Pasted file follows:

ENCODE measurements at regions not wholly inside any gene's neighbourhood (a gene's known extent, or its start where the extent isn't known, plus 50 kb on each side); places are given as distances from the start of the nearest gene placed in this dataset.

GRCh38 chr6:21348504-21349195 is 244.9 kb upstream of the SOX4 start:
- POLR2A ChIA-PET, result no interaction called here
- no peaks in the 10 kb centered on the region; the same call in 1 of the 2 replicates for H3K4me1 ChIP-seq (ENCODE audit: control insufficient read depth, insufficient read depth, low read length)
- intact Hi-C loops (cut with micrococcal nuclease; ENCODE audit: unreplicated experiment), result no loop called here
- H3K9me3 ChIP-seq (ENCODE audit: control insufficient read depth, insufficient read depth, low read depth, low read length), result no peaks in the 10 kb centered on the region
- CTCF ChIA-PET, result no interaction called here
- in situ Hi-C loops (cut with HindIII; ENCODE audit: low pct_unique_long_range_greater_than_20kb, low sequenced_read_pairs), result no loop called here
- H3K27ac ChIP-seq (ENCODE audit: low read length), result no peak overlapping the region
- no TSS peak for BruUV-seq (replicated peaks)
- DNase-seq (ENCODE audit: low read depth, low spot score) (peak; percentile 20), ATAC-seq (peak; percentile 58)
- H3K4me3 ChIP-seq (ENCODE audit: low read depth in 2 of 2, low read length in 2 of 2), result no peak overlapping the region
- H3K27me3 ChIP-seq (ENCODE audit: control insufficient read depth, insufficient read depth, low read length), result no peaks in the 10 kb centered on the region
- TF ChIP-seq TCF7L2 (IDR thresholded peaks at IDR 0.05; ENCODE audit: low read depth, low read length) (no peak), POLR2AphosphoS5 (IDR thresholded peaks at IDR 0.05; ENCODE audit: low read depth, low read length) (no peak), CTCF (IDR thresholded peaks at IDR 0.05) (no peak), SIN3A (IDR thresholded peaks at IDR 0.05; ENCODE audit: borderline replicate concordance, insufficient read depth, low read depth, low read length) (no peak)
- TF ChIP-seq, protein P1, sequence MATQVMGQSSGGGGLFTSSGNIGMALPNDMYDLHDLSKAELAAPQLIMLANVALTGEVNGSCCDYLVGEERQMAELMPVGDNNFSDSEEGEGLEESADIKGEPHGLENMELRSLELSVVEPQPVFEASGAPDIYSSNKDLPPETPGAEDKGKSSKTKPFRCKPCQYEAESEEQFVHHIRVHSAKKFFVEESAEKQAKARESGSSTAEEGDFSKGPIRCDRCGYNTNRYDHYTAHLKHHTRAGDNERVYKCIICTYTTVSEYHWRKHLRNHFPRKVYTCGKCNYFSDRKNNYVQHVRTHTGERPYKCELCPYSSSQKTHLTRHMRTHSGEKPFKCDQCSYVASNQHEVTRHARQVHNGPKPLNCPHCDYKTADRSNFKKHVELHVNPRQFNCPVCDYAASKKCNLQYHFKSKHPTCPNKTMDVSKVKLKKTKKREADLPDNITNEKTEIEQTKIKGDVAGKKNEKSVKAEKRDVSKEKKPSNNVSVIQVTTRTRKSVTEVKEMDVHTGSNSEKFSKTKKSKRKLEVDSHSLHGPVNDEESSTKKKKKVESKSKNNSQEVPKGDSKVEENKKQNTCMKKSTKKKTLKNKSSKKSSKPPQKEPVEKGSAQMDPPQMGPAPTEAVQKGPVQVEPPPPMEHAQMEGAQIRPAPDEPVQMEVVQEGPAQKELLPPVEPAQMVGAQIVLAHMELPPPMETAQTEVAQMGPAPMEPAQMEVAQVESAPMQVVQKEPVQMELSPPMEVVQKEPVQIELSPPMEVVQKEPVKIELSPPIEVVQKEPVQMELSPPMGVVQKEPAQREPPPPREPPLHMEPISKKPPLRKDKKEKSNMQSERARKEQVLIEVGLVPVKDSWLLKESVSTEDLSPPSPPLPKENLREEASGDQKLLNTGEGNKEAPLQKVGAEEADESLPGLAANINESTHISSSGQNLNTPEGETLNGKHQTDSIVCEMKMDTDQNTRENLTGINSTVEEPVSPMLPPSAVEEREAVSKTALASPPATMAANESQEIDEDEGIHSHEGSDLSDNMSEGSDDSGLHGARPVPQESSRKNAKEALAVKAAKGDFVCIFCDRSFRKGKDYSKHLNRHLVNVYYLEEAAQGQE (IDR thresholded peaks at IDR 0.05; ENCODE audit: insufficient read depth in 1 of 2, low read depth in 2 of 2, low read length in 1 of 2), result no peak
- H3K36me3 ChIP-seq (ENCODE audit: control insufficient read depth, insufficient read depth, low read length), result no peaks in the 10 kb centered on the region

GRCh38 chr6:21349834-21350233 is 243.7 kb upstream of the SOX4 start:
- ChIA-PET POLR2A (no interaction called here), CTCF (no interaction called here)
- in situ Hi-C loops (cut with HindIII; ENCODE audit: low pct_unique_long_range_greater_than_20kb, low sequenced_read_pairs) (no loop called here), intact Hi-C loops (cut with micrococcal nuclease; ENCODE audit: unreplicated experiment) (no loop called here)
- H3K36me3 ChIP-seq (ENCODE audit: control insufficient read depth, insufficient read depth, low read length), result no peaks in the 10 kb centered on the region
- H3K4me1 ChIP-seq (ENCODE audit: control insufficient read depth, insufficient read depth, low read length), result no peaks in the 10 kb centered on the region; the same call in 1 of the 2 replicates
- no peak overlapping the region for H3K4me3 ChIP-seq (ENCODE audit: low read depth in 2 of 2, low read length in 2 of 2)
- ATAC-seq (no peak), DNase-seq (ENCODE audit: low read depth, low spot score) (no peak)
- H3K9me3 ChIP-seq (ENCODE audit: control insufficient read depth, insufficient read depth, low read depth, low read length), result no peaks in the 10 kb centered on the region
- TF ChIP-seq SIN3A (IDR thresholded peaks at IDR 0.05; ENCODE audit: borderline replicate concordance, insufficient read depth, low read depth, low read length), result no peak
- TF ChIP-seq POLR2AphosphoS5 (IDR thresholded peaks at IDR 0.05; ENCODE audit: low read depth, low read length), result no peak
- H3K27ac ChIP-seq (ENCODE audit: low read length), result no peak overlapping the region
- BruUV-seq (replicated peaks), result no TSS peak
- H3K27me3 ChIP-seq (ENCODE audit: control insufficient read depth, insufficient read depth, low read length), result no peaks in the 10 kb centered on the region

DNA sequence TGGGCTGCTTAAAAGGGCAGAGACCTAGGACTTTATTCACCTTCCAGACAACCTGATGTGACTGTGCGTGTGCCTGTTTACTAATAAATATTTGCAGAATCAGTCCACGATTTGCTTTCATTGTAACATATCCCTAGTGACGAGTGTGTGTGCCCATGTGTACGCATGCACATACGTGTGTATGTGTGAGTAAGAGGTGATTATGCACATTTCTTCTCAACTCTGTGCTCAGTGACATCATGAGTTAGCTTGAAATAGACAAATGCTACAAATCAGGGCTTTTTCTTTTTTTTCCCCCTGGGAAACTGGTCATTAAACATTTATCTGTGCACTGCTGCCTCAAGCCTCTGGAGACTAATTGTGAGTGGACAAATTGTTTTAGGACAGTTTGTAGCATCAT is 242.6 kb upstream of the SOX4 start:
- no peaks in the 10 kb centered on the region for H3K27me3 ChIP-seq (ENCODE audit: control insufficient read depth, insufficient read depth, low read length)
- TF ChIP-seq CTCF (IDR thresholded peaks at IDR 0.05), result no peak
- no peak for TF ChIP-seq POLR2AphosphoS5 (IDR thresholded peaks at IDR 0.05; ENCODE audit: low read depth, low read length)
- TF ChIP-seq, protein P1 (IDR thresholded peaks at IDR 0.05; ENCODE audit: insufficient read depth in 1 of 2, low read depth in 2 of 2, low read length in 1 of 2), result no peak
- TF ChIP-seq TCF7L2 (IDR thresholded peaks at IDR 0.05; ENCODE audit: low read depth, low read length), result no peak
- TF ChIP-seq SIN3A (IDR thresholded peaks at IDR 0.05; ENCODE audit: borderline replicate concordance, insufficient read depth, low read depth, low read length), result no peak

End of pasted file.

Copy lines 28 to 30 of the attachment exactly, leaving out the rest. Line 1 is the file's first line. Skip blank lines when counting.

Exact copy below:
- BruUV-seq (replicated peaks), result no TSS peak
- H3K27me3 ChIP-seq (ENCODE audit: control insufficient read depth, insufficient read depth, low read length), result no peaks in the 10 kb centered on the region

DNA sequence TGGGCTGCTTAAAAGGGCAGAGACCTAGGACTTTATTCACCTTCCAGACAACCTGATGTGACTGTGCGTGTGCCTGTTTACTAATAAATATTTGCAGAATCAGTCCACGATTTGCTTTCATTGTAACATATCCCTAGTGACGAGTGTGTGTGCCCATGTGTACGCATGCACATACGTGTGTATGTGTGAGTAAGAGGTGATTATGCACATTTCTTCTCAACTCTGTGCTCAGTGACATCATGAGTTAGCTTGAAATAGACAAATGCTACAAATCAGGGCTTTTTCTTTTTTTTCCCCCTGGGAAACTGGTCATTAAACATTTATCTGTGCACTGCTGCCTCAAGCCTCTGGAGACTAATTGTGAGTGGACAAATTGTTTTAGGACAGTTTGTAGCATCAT is 242.6 kb upstream of the SOX4 start: